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Deion Sanders Discusses Double Standard for HBCU Players, Coaches

Deion Sanders is one of the most compelling commodities in college football coaching, turning HBCU program Jackson State into one of the nation’s best FCS programs in just one year, and battling top Power Five programs for recruits. Naturally, he has the attention of some of the top programs in the country already.

Last fall, the NFL legend was connected to the TCU job. His name is already being bandied about for Auburn, with the assumption that Bryan Harsin’s time on the plains is running out. Perhaps the most logical fit floated so far is Georgia Tech, which fired Geoff Collins after he posted a 10–28 record dating back to 2019. 

Sanders is an Atlanta legend, having played for both the Falcons and Braves during his dual-sport career. Georgia Tech is the only Power Five program in the college football-crazed city, a hotbed for talent that has gone untapped by Collins and triple-option coach Paul Johnson before him.

The Jackson State coach says he’s flattered to come up for jobs like Georgia Tech. However, he sees a double standard between the constant rumors about his coaching future and the struggles for top HBCU talent—the players ultimately putting him in that position—to make it to the NFL.

“It’s nice to be mentioned,” Sanders said during a recent appearance on The Rich Eisen Show. “… So you’re saying a guy can come from HBCUs and coach at a higher level, but a quarterback shouldn’t be considered at the next level. I don’t know how that works.

“…If I were to go to the next level, you don’t think the quarterback is going to the next level? … What I’m saying is that it is just funny you say I’m good enough and my name is being tossed and hit around like a fastball to [Aaron] Judge. I like that, though. I like that thought process.”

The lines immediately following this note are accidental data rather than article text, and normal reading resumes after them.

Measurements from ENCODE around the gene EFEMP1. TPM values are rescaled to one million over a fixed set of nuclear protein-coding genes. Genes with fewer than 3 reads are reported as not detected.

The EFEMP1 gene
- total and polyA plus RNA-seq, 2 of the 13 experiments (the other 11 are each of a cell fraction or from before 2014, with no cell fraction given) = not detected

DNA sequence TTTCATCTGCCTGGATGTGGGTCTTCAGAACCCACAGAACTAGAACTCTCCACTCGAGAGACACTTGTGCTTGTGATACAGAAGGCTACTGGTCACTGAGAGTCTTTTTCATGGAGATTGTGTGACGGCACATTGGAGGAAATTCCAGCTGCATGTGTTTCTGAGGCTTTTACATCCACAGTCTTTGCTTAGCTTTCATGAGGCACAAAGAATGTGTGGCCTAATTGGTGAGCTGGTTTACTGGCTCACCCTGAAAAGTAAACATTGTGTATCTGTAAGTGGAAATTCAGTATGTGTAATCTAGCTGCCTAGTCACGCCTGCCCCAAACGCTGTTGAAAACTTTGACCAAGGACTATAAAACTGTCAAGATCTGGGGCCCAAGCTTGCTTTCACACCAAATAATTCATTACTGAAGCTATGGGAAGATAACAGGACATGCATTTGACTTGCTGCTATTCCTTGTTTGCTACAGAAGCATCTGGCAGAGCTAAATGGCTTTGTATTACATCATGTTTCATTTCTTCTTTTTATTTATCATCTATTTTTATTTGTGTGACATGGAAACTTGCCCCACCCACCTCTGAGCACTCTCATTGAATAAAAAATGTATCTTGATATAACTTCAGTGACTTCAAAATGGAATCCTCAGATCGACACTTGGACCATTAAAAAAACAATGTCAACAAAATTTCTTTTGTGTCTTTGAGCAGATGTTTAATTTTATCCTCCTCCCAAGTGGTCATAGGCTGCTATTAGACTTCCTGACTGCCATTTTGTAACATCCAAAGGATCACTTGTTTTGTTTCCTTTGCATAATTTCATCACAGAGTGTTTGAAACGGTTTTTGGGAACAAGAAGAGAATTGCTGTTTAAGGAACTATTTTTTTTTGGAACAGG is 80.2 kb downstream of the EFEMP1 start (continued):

The quarterback that Sanders is most directly discussing is, of course, his son Shedeur Sanders, quarterback at Jackson State, who he is now actively promoting as a Heisman candidate

Through four games, it is hard to argue with the young Sanders’s production. He is completing 75.5% of his passes for 1,381 yards (8.7 yards per attempt), with 14 touchdowns and one interception, adding two touchdowns on the ground.

“They didn’t mention what Shedeur is doing,” Sanders said of the ongoing Heisman conversation after JSU’s most recent win. “Forget that he’s my son and his last name is Sanders; any other man doing what he’s doing and accomplishing what he’s accomplishing, this far, this early on, deserves the recognition.”

If Sanders is drafted out of Jackson State, he’ll break a 17-year drought for quarterbacks out of the HBCU ranks. In fact, only 13 quarterbacks have ever been drafted from HBCUs, the most recent being Alabama State’s Tarvaris Jackson in 2006. That small group includes some very impressive names, however, including Doug Williams, Steve McNair and James Harris.

Should his father land a big job like Georgia Tech, however, it wouldn’t be a surprise to see the sophomore transfer and continue his career with him.

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